Fantastic Beasts and Where to Find Them star Eddie Redmayne has described his participation in the trans drama The Danish Girl as “a mistake”, adding that he “wouldn’t take it on now”.
Speaking to the Sunday Times, Redmayne agreed that the criticism he received for appearing in the film was justified, dicho: “I made that film with the best intentions, but I think it was a mistake.”
Él agregó: “The bigger discussion about the frustrations around casting is because many people don’t have a chair at the table. There must be a levelling, otherwise we are going to carry on having these debates.”
The Danish Girl, lanzado en 2015, starred Redmayne as Lili Ilse Elvenes (AKA Lili Elbe), a painter and one of the first known recipients of sex reassignment surgery in 1930. Elbe died in 1931, after her fourth operation. The Danish Girl received considerable criticism at the time, both for Redmayne’s portrayal of Elbe in the film – which trans writer Carol Grant described as “regressive, reductive, and contribut[ing] to harmful stereotypes” – and for failing to cast a trans actor in the leading role.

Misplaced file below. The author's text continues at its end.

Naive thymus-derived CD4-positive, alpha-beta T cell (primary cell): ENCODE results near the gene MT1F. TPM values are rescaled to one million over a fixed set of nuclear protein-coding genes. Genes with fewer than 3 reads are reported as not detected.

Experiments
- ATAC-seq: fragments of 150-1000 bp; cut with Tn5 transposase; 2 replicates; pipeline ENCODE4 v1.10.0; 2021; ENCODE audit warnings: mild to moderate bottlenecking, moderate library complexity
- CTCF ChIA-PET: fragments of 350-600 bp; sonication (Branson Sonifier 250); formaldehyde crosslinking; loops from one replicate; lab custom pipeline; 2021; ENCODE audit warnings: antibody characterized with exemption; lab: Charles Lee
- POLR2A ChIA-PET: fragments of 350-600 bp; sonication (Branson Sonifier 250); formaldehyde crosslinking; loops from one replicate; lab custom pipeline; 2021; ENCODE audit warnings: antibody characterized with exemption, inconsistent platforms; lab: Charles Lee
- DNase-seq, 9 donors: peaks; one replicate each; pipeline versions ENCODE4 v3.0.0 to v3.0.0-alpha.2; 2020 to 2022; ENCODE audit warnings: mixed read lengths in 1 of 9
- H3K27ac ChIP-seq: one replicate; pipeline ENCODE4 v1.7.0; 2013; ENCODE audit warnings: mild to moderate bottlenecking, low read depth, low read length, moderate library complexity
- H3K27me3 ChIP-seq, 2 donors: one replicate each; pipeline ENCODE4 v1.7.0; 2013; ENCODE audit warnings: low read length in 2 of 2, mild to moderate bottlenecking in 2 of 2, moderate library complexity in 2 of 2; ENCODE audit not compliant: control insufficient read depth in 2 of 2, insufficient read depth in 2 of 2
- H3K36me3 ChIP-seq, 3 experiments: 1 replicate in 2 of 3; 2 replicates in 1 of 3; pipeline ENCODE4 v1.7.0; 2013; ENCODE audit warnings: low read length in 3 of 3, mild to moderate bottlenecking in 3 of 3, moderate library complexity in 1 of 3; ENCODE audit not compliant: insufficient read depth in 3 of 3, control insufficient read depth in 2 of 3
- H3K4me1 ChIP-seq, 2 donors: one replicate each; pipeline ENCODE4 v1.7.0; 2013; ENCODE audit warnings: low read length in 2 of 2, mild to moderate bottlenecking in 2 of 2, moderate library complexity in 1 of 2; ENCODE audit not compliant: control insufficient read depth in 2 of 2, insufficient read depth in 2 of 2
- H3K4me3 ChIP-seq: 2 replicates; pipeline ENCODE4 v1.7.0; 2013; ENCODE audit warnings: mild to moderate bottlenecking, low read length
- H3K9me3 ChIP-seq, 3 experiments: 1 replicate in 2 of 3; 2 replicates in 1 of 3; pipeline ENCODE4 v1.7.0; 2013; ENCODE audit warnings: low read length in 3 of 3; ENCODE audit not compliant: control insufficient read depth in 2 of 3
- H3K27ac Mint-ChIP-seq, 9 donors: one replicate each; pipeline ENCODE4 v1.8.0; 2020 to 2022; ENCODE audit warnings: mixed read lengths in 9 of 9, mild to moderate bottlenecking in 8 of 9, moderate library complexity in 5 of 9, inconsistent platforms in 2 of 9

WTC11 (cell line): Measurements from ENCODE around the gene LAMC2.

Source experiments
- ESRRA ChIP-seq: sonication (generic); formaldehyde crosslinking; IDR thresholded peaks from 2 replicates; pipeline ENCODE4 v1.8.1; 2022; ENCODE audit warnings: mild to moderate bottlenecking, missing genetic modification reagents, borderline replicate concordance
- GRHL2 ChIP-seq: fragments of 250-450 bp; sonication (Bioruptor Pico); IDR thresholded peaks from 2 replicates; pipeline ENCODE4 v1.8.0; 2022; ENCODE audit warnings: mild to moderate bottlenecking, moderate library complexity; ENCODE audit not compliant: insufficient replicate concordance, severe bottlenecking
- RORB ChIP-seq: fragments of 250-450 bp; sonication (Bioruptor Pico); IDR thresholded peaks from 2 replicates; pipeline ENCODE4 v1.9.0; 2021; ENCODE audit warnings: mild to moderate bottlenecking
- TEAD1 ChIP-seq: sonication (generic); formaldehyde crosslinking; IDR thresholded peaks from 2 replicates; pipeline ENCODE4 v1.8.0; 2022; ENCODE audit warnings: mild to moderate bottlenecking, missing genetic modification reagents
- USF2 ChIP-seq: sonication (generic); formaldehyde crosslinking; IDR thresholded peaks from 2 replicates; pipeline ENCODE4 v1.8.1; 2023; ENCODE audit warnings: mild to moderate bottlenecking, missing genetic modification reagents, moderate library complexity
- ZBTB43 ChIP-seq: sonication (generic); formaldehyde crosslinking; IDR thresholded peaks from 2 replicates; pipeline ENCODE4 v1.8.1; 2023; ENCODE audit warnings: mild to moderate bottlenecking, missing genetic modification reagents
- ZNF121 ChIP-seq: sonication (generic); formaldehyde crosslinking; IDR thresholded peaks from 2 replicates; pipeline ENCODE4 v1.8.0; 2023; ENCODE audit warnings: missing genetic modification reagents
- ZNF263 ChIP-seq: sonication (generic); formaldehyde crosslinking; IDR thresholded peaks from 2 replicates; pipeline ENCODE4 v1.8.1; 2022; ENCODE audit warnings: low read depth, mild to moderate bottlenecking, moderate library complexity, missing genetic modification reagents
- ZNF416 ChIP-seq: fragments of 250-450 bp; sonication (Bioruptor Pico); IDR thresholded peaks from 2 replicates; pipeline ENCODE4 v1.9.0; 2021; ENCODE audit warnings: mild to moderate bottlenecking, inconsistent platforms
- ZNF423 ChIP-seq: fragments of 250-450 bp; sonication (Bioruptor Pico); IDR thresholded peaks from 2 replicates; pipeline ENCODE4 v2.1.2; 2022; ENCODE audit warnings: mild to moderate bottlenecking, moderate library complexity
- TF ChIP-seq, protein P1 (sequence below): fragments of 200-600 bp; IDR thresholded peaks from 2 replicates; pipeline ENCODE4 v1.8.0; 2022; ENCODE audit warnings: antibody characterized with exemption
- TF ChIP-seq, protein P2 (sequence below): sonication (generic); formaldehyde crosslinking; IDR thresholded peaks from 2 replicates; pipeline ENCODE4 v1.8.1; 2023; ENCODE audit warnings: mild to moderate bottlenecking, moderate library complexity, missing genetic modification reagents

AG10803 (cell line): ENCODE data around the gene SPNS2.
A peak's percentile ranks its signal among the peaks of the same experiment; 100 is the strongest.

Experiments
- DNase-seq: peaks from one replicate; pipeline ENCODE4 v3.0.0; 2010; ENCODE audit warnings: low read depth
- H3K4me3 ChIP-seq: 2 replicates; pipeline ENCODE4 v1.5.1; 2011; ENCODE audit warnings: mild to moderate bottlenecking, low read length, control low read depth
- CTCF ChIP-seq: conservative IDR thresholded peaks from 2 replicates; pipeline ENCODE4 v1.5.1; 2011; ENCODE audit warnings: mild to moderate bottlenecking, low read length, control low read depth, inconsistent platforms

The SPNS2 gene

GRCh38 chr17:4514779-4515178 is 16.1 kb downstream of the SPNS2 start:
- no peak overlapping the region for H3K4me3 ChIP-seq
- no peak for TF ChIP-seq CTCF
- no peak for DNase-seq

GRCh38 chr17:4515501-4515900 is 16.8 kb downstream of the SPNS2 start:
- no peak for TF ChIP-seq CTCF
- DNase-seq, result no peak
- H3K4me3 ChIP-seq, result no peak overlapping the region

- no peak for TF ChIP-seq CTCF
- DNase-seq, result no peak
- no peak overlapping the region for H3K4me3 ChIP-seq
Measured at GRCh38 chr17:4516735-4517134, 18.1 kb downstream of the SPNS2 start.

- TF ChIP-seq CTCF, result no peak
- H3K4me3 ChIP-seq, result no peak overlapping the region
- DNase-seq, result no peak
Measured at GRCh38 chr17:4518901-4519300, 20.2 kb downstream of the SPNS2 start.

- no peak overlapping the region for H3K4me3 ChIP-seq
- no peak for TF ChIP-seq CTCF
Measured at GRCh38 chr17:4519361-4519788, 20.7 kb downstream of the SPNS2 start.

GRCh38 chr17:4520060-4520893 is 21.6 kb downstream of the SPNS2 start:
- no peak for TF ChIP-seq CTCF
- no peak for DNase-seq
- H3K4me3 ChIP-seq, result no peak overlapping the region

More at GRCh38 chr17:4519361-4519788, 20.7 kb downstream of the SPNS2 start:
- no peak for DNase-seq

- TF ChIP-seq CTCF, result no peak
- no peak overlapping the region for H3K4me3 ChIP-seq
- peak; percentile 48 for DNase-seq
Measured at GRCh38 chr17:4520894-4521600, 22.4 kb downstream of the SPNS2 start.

On its US release in November 2015, Redmayne defended his casting by saying: “I hope – as an actor one hopes – that one should be able to play Jackson y Meyers Taylor han hecho historia en Beijing para los afroamericanos sort of part if one plays it with a sense of integrity and responsibility.” At the Venice film festival in 2015, where The Danish Girl received its world premiere, the film’s director Tom Hooper acknowledged the film industry had a “problem” with trans characters and actors, and that after reaching out to trans acting communities, the film had included “40 or 50 trans supporting artists”, y agregado: “I’m pleased we achieved what we did, but I’m sure there’s more to do.”
En junio 2020, Redmayne publicly disagreed with Harry Potter and Fantastic Beasts author JK Rowling after her controversial statement on trans and women’s rights, dicho: “I disagree with Jo’s comments. Trans women are women, trans men are men and non-binary identities are valid.” He later said he was alarmed by the “vitriol” aimed at Rowling and that the social media reaction was “absolutely disgusting”.